Let me know what you think about the message I sent her. I tried to make it more informal, but that kind of didn’t work out because I talk pretty formally in general — if you can’t tell from the way I right! Guess it was just the way I was raised! No slang in my house! LOL

My name is Jackie, I am a PNP major and a creative writing minor. I love poetry, dogs (I have a golden doodle named Brandy who is super cute!), being a counselor at summer camp for kids in Georgia, and hanging out with friends. My favorite food is either Sushi or Mexican food and I’m in a sorority on campus, AOII. The reason I wanted to send you this message though is to let you know about a condition I have called Tourette’s Syndrome, but first I wanted to let you know a little about myself because having Tourette’s isn’t something I use to describe myself. It’s not something that defines me but it’s something that’s been a big part of my life.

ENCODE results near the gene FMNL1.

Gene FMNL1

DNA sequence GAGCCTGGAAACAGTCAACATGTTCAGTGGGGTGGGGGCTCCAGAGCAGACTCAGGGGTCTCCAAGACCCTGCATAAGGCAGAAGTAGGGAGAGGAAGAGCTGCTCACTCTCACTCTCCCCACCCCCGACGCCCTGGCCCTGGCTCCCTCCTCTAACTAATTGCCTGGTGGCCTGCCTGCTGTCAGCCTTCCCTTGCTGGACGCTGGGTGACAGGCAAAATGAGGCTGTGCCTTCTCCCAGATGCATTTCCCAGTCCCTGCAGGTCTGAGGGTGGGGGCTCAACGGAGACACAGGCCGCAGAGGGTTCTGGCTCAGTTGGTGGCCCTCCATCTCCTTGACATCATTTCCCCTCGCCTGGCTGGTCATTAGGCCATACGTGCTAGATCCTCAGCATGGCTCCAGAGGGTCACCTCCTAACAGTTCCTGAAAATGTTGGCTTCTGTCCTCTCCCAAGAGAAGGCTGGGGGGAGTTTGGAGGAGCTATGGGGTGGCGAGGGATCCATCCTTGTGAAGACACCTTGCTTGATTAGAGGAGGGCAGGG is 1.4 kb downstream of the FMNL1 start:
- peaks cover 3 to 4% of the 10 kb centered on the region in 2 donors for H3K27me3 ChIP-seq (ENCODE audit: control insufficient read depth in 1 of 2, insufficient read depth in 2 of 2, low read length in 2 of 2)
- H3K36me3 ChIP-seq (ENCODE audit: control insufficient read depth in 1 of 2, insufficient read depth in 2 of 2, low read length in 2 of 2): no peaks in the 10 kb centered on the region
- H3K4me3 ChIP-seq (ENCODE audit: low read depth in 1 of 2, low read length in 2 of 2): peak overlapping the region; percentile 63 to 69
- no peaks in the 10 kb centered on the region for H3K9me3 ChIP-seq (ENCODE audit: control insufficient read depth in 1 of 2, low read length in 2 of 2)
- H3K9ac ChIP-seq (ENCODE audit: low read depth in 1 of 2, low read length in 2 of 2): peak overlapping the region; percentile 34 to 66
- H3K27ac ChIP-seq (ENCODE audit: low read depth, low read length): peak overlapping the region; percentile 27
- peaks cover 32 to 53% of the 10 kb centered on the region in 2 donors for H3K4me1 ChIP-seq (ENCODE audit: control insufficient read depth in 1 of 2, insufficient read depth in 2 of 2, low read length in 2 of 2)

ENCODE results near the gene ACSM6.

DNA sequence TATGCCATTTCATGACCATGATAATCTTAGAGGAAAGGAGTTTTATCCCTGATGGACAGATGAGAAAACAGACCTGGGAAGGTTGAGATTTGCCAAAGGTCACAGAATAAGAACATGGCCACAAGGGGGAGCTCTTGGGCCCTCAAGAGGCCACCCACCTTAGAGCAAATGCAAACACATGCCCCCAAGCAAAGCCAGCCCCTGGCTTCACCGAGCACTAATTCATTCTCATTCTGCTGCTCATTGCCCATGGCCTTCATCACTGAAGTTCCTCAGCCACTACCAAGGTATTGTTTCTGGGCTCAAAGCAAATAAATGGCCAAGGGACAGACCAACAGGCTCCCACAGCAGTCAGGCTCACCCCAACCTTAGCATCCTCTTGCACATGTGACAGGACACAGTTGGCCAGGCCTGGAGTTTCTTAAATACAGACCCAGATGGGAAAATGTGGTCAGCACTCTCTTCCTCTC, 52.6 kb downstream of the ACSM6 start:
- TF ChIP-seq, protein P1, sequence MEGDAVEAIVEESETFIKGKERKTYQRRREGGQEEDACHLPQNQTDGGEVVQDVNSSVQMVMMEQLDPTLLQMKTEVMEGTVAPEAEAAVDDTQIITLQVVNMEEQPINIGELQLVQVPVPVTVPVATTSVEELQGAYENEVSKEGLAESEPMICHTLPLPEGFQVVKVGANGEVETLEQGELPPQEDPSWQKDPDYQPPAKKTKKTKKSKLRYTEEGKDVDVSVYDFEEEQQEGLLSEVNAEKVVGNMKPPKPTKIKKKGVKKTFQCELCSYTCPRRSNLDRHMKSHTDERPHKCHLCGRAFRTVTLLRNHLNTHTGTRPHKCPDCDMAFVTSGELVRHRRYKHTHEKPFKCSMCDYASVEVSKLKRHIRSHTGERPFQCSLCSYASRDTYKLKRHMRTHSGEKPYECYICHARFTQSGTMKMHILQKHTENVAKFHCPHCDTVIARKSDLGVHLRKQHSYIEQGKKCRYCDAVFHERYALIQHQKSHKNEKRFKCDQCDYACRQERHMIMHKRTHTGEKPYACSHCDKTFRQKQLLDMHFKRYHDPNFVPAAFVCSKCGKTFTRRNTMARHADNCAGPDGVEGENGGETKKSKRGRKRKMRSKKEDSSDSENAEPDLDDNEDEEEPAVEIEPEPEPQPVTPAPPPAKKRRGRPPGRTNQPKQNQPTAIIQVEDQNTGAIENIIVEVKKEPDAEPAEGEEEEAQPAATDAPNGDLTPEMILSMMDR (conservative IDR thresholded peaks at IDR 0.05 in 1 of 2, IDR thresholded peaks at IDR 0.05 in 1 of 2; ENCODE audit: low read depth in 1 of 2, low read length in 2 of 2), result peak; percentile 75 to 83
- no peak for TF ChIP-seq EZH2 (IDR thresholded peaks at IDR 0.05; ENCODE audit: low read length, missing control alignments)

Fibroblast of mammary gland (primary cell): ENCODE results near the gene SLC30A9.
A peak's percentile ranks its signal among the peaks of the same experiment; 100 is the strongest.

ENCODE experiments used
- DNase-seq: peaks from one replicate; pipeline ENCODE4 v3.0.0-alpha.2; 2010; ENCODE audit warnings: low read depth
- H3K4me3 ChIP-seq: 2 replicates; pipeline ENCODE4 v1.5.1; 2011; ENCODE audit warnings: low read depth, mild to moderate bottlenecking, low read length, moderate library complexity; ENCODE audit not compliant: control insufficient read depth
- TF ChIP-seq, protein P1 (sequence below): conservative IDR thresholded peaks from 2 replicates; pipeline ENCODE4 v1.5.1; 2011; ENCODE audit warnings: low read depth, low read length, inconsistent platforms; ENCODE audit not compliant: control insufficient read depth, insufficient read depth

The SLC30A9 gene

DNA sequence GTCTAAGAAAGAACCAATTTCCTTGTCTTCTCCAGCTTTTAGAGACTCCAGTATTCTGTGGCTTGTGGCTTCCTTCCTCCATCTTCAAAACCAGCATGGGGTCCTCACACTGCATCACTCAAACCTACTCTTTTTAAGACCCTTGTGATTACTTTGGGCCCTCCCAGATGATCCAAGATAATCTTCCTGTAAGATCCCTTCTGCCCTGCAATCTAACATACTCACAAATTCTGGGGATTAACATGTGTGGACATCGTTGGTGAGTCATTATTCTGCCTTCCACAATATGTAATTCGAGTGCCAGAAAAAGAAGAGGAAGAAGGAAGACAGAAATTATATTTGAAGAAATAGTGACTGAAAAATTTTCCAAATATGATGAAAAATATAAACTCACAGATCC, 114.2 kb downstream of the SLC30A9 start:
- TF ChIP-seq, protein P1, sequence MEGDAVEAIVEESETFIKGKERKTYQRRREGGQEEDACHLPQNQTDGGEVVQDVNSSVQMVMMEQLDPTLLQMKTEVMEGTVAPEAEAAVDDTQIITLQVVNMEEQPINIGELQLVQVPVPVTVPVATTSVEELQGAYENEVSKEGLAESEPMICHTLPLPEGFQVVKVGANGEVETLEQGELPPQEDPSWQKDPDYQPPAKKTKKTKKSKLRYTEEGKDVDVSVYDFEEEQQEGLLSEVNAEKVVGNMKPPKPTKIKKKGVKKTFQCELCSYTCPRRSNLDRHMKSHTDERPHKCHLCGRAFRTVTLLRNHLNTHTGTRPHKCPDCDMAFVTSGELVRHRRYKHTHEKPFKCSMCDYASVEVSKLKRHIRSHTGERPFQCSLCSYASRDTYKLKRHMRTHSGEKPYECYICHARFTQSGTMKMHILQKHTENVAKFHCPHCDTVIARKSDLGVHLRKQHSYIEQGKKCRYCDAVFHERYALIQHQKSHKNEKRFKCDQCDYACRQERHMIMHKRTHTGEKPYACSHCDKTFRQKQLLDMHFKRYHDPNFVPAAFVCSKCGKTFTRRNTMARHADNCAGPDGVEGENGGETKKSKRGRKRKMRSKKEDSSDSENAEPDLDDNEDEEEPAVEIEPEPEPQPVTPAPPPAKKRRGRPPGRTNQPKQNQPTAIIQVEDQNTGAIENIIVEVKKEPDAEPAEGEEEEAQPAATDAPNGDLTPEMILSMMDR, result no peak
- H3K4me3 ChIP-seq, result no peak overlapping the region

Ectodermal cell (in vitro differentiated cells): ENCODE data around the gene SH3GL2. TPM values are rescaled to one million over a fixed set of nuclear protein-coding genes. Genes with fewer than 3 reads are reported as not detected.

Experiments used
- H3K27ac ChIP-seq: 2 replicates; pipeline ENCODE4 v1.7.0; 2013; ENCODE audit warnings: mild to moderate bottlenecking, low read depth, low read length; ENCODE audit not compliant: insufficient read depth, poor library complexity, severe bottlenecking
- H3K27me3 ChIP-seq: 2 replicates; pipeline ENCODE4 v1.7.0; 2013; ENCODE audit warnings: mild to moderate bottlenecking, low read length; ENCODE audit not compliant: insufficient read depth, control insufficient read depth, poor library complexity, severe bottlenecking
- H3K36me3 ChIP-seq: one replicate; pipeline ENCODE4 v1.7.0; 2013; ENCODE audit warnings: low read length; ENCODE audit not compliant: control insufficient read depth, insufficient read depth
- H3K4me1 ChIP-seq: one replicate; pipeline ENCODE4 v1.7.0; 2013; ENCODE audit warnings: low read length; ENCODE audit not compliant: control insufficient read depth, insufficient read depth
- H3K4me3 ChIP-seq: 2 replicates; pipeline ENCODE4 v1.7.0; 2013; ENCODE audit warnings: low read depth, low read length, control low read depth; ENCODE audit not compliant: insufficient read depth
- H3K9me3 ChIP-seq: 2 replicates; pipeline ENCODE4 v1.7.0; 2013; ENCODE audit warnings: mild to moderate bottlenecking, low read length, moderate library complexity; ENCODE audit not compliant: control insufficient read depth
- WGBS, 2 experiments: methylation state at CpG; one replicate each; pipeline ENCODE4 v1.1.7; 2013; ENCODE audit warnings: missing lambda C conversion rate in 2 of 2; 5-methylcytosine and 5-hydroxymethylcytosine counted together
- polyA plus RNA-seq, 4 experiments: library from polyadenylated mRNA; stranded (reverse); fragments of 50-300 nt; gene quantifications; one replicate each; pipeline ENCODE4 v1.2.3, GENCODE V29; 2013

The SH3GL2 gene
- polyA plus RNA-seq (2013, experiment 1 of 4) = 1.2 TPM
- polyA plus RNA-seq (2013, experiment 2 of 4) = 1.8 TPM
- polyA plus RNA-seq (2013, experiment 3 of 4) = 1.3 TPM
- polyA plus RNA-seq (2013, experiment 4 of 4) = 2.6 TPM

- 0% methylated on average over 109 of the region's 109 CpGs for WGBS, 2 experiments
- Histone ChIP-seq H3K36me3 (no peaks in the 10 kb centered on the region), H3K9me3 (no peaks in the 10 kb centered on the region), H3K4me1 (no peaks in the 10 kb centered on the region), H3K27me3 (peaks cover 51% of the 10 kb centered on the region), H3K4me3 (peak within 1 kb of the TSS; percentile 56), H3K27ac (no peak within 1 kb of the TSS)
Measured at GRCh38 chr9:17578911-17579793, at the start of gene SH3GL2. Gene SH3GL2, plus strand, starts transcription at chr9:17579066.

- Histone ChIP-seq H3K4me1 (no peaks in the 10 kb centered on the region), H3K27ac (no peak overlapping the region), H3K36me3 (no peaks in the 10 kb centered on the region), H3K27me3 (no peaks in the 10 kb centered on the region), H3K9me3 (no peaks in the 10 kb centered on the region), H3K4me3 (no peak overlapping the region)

Most of the people on our floor already know me and know about my Tourette’s since we all pretty much lived together last year which is great! But there are also new people on the floor this year. So It’ll be really helpful for you to know about my Tourette’s and what it is since you’re my RA and since at some point a person who doesn’t know me may very well approach you to either make a noise complaint or express concern. I promise you that my tics bother me more than they bother anyone else, and that they are something I can’t control, not something I do to purposely bother other people. So anyway here are some basics! Continue reading